This video is called Exoplanets: detection, atmospheres and habitability.
From the International Astronomical Union (IAU):
Can One Buy the Right to Name a Planet? – The IAU Responds to Recent Name-Selling Campaign
12 April 2013 International Astronomical Union (IAU)
In the light of recent events, where the possibility of buying the rights to name exoplanets has been advertised, the International Astronomical Union (IAU) wishes to inform the public that such schemes have no bearing on the official naming process. The IAU wholeheartedly welcomes the public’s interest to be involved in recent discoveries, but would like to strongly stress the importance of having a unified naming procedure.
More than 800 planets outside the Solar System have been found to date, with thousands more waiting to be confirmed. Detection methods in this field are steadily and quickly increasing — meaning that many more exoplanets will undoubtedly be discovered in the months and years to come.
Recently, an organisation has invited the public to purchase both nomination proposals for exoplanets, and rights to vote for the suggested names. In return, the purchaser receives a certificate commemorating the validity and credibility of the nomination. Such certificates are misleading, as these campaigns have no bearing on the official naming process — they will not lead to an officially-recognised exoplanet name, despite the price paid or the number of votes accrued.
Upon discovery, exoplanets and other astronomical objects receive unambiguous and official catalogue designations. While exoplanet names such as 16 Cygni Bb or HD 41004 Ab may seem boring when considering the names of planets in our own Solar System, the vast number of objects in our Universe — galaxies, stars, and planets to name just a few — means that a clear and systematic system for naming these objects is vital. Any naming system is a scientific issue that must also work across different languages and cultures in order to support collaborative worldwide research and avoid confusion.
To make this possible, the IAU acts as a single arbiter of the naming process, and is advised and supported by astronomers within different fields. As an international scientific organisation, it dissociates itself entirely from the commercial practice of selling names of planets, stars or or even “real estate” on other planets or moons. These practices will not be recognised by the IAU and their alternative naming schemes cannot be adopted.
However, the IAU greatly appreciates and wishes to acknowledge the increasing interest from the general public in being more closely involved in the discovery and understanding of our Universe. As a result in 2013 the IAU Commission 53 Extrasolar Planets (http://www.iau.org/science/scientific_bodies/commissions/53/) and other IAU members will be consulted on the topic of having popular names for exoplanets, and the results will be made public on the IAU website (http://www.iau.org/). Meanwhile, astronomers and the public are encouraged to keep using the existing accepted nomenclature  — details of which can be found on the Astronomy for the Public section of the IAU web page, under Naming Astronomical Objects (http://www.iau.org/public/naming/).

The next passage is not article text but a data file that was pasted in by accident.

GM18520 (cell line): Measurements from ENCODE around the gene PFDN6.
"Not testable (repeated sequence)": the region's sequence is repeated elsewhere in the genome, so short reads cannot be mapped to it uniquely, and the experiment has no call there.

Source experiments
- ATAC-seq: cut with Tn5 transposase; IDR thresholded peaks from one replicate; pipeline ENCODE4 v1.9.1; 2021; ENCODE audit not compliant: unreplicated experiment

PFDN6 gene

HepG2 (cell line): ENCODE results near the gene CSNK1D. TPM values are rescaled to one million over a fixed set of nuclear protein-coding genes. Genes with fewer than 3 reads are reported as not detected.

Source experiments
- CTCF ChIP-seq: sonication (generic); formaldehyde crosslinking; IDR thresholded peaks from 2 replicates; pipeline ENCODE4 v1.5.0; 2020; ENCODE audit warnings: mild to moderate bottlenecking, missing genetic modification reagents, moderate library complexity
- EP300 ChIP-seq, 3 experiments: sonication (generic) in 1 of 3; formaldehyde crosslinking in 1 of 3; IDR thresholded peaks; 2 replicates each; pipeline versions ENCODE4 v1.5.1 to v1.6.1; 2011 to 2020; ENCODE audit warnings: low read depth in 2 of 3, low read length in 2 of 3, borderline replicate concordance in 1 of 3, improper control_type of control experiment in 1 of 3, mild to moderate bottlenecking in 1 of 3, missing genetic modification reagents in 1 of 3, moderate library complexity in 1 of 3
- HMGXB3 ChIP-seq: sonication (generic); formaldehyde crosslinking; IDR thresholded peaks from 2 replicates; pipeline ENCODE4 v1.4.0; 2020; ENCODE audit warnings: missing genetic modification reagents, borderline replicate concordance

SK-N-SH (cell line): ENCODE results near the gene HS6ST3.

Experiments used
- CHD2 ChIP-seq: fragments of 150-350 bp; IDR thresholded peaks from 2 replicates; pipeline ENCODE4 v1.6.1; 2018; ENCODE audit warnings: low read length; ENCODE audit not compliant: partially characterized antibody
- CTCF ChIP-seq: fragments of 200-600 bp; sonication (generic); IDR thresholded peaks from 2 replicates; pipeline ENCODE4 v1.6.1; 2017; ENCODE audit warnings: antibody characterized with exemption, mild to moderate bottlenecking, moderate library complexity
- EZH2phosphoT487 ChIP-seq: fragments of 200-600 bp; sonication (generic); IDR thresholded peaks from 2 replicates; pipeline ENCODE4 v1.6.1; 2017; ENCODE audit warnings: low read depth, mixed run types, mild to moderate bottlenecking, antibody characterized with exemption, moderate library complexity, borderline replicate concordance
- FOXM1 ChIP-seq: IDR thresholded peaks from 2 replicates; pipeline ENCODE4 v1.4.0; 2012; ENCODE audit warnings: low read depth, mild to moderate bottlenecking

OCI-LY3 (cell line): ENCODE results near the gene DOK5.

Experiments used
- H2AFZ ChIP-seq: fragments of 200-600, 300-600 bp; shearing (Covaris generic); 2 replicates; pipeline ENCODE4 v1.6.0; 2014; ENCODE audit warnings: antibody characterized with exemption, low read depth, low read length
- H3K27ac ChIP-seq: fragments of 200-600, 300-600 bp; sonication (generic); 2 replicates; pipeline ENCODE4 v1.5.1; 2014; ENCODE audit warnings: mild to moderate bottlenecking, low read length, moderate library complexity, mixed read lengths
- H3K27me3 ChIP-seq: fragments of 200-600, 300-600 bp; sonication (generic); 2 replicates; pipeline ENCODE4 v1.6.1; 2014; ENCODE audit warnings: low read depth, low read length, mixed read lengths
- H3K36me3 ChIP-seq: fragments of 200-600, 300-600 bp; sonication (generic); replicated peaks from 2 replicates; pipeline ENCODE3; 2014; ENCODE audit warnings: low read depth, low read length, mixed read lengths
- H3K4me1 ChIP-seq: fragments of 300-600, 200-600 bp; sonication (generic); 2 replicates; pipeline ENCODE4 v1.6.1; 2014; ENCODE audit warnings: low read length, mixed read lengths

An international team of astronomers have discovered a faraway planet that orbits its star at a distance of 60 billion miles, or about 650 times the distance from the Earth to the sun. That orbital distance — far greater than any other planet seen previously — suggests that current theories about how planets form may be off-target: here.
An ‘impossible’ exoplanet has been discovered that breaks all the planet and star formation rules: here.
Exoplanets are almost old hat to astronomers, who by now have found more than 1,000 such worlds beyond the solar system. The next frontier is exomoons—moons orbiting alien planets—which are much smaller, fainter and harder to find. Now astronomers say they may have found an oddball system of a planet and a moon floating free in the galaxy rather than orbiting a star: here.
In orbit around a far-off planet, scientists just found the first exomoon—maybe: here.
- Want to name an exoplanet after your cat? IAU says dream on (arstechnica.com)
- IAU Issues Response To Uwingu’s Exoplanet Naming Campaign (universetoday.com)
- Planet Naming Rights Not for Sale, Says International Astronomical Union (blogs.scientificamerican.com)
- IAU changes its mind again on giving names to exoplanets (earthsky.org)
- Name Your Own Exoplanet – For $4.99 (science.time.com)
- How an exoplanet sparked a love story (cosmiclog.nbcnews.com)
- In Defense of Vulcan (skepticblog.org)
- Help name new planet orbiting Alpha Centauri B. Just $4.99. (earthsky.org)
- What’s In A Name? (lostintransits.wordpress.com)
- Astronomers detect water in atmosphere of distant exoplanets (spacedaily.com)
Instead of just naming an exoplanet, is there an organization that will just sell us planets outright the way they sold plots of land on the moon back in the 1970s? I want dibs on planet Kolob so I can rename it and keep the Mormons away. As i understand it, Kolob is at the center of the universe (whatever that means) next to God’s throne. It was discovered by Methuselah or Abraham using an Urim and Thumim.
Why don’t modern astronomers use tried and true methods like Urims and Thumims instead of wasting everybody’s time with outmoded instruments like telescopes?
Astronomers hope to find alien civilizations
“Cloud map” of planet beyond our system a
Light from a distant planet’s star is bouncing off
its cloud tops, astronomers say.
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